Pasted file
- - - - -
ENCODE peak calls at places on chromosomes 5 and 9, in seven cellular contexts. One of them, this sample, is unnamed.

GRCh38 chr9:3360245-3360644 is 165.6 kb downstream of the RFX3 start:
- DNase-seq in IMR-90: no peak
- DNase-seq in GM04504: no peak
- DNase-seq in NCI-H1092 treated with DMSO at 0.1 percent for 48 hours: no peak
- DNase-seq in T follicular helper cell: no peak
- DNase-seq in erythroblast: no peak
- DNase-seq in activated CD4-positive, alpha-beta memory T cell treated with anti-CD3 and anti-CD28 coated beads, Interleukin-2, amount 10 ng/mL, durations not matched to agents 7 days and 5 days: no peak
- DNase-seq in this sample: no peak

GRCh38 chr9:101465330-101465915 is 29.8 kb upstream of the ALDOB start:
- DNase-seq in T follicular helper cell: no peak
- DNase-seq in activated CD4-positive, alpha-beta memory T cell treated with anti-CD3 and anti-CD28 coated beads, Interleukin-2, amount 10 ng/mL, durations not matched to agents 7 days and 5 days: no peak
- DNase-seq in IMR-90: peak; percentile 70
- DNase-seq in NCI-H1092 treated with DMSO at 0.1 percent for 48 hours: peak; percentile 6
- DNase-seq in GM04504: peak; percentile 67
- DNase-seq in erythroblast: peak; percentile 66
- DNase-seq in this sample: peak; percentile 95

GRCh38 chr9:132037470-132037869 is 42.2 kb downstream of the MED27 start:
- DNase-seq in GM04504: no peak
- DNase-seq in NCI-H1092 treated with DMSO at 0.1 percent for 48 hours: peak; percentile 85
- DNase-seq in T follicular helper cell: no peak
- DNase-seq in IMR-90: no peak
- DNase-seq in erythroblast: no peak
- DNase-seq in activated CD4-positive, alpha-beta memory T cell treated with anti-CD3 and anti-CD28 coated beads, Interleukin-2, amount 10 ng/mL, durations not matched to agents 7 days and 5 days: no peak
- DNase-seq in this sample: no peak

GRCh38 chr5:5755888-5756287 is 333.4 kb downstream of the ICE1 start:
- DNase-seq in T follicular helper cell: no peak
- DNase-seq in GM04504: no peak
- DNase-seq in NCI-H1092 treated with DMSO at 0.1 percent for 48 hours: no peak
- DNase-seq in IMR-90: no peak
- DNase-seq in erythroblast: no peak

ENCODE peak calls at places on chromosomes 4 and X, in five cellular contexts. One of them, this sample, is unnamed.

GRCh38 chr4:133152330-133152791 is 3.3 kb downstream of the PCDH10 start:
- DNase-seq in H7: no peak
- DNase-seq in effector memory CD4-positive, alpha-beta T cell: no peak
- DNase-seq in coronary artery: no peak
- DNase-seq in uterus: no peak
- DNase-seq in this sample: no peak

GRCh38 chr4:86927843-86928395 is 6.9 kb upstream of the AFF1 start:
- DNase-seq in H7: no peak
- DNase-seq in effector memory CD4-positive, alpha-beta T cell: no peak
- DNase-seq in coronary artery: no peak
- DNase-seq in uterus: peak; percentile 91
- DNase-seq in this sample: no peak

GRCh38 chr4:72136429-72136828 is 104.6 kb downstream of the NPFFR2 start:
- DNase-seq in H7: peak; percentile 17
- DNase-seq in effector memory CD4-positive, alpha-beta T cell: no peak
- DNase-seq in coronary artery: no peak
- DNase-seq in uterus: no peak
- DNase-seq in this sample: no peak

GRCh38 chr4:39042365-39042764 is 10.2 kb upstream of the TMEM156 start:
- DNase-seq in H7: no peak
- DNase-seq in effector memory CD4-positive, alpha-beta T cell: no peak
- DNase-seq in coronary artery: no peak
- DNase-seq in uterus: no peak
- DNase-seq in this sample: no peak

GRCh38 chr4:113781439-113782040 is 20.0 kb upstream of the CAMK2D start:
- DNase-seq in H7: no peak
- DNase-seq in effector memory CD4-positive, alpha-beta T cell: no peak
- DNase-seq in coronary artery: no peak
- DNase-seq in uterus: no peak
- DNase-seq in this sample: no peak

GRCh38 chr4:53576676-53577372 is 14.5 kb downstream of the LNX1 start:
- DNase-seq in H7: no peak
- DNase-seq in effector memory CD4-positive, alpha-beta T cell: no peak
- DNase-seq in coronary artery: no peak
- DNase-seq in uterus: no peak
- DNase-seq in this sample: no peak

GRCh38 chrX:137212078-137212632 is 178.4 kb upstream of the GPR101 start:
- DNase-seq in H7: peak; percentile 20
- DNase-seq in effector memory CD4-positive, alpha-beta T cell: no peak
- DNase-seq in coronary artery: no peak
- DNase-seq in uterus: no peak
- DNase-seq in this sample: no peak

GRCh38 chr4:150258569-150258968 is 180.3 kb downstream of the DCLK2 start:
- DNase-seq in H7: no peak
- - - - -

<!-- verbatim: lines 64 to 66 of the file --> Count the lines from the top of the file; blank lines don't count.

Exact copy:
- DNase-seq in H7: no peak
- DNase-seq in effector memory CD4-positive, alpha-beta T cell: no peak
- DNase-seq in coronary artery: no peak